Neither Virtue nor Value seems to provide a completely adequate account of ethics from a Christian standpoint. This should hardly be surprising, considering that both notions depend on theories that are not governed by a Christian understanding of the world. However, we should not be too quick to completely dismiss either of these ethical theories. An adequate and Christian ethical theory will need to capture the insights of both virtue and value ethics, and go further in seeking to explain the nature of morality in theologically centred world.
Virtue Ethics draws our attention to the importance of the Ethical Subject but fails to adequately conceive of that subject as a being in relation to the world, or as a being with an eschatological future – not just a formal Cause.
The concept of ‘Value’ and the Consequentialist ethical tradition is a compass without a magnetic Pole. Judging and Valuing are fruitless activities without an ‘already judged’ End for which to aim. We do not know what to value without knowing what kind of beings we are.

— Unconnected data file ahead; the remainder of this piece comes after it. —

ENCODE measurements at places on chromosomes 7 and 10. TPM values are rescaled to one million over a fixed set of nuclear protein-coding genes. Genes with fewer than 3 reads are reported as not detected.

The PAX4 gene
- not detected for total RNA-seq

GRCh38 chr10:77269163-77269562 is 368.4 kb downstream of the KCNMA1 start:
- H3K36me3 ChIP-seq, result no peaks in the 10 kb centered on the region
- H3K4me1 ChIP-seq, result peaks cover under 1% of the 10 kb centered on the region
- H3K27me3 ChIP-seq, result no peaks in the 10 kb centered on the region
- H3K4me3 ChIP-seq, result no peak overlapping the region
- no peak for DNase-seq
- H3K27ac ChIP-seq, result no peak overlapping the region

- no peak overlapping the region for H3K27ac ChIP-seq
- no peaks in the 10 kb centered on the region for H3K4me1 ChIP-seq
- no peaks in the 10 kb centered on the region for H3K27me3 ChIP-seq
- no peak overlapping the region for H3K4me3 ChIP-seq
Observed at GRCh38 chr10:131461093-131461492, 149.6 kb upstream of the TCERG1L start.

Something more is needed.
And further question needs to be raised,
Ethical discussions generally operate at the level of the individual Ethical Subject. However, our ethical theories are just as often applied to corporate entities – Churches, Businesses, Schools, Universities, and so on.
Can an organisation be an Ethical Person? Does ethics operate differently for corporations than individuals?
We are well aware that we grant the status of â€˜Legal Personsâ€™ to Corporations, however, this appears to have developed as a convenient fiction to allow corporations to enjoy property rights, and give individuals civil redress against corporations for tortious actions.
However, it is not clear that we regard corporate entities as Ethical Subjects independently of the actions of their directors and employees. When we think about corporate ethics, are we concerned with the qualities, behaviours, and objectives of the directors and employees, or with the qualities, behaviours, and objectives of the corporation itself?
It may be that individual and corporate ethics will blend into each other to a large degree, yet it may also be productive to remember the potential complexity of the Ethical Subject.